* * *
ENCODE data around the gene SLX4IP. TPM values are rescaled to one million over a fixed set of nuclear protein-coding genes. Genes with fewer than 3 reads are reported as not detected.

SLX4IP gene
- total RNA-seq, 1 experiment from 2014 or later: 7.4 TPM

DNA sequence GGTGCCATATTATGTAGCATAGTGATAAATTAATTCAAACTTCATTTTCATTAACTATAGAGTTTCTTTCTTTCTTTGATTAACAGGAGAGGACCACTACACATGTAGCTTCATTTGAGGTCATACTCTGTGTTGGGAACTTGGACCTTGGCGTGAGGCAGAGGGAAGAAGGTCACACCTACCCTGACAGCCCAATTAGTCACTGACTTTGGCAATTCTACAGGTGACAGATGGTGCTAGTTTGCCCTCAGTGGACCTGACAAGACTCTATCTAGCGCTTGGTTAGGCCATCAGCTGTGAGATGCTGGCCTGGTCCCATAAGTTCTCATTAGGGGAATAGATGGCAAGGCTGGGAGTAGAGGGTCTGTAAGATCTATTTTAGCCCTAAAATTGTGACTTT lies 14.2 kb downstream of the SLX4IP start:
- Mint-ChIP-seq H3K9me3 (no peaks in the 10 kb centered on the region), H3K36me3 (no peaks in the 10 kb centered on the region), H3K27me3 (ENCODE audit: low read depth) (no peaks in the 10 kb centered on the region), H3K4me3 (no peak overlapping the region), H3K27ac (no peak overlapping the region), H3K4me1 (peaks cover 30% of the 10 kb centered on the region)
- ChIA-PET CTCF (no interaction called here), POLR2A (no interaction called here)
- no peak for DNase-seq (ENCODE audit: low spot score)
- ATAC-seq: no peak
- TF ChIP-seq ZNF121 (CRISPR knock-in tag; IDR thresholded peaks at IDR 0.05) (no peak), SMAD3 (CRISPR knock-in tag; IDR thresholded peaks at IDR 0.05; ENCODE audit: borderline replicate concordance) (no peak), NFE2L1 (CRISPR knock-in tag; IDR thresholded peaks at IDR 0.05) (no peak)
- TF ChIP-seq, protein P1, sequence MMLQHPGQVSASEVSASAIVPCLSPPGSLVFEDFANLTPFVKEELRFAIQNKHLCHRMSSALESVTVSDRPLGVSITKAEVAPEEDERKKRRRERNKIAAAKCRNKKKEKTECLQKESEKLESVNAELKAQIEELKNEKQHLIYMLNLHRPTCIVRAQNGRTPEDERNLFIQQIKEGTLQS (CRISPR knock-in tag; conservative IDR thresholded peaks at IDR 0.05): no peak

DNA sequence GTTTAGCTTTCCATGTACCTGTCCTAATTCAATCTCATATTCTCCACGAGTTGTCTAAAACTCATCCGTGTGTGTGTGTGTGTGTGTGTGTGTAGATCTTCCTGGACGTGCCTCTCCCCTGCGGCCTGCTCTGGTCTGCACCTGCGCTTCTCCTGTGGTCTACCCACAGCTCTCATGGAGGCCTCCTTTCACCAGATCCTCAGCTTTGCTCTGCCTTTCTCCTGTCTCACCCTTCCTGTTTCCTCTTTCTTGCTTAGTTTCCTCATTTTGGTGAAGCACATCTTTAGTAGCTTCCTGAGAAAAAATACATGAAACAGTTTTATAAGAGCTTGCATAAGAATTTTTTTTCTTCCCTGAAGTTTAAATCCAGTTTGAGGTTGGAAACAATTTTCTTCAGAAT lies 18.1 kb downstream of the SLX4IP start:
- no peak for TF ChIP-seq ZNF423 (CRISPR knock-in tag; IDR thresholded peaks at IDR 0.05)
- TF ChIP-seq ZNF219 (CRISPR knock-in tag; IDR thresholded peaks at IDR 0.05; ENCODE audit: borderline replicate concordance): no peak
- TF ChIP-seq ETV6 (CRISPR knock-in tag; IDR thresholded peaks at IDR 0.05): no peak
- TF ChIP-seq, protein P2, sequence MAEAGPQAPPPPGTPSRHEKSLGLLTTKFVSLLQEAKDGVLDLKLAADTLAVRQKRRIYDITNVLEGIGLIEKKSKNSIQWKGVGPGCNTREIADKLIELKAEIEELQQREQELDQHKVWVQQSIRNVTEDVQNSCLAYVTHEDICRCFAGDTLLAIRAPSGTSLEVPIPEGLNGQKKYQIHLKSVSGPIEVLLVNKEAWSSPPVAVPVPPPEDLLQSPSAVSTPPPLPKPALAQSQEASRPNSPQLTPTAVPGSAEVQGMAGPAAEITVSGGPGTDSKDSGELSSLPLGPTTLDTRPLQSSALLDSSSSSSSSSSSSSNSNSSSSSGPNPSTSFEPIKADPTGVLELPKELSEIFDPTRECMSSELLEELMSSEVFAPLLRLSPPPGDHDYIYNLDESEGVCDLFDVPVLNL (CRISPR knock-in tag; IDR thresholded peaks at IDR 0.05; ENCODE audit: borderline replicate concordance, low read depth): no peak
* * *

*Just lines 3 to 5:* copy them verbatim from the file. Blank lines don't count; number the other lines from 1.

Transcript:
- total RNA-seq, 1 experiment from 2014 or later: 7.4 TPM

DNA sequence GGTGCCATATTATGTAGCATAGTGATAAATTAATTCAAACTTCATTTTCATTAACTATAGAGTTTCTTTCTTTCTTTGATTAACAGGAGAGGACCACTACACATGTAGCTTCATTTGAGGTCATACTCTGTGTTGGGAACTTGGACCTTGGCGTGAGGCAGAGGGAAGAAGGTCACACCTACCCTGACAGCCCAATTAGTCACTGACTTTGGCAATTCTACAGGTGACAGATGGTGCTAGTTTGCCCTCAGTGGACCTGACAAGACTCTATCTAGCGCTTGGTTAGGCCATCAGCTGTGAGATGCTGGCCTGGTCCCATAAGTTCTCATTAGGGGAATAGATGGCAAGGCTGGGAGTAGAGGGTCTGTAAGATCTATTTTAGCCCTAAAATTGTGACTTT lies 14.2 kb downstream of the SLX4IP start:
- Mint-ChIP-seq H3K9me3 (no peaks in the 10 kb centered on the region), H3K36me3 (no peaks in the 10 kb centered on the region), H3K27me3 (ENCODE audit: low read depth) (no peaks in the 10 kb centered on the region), H3K4me3 (no peak overlapping the region), H3K27ac (no peak overlapping the region), H3K4me1 (peaks cover 30% of the 10 kb centered on the region)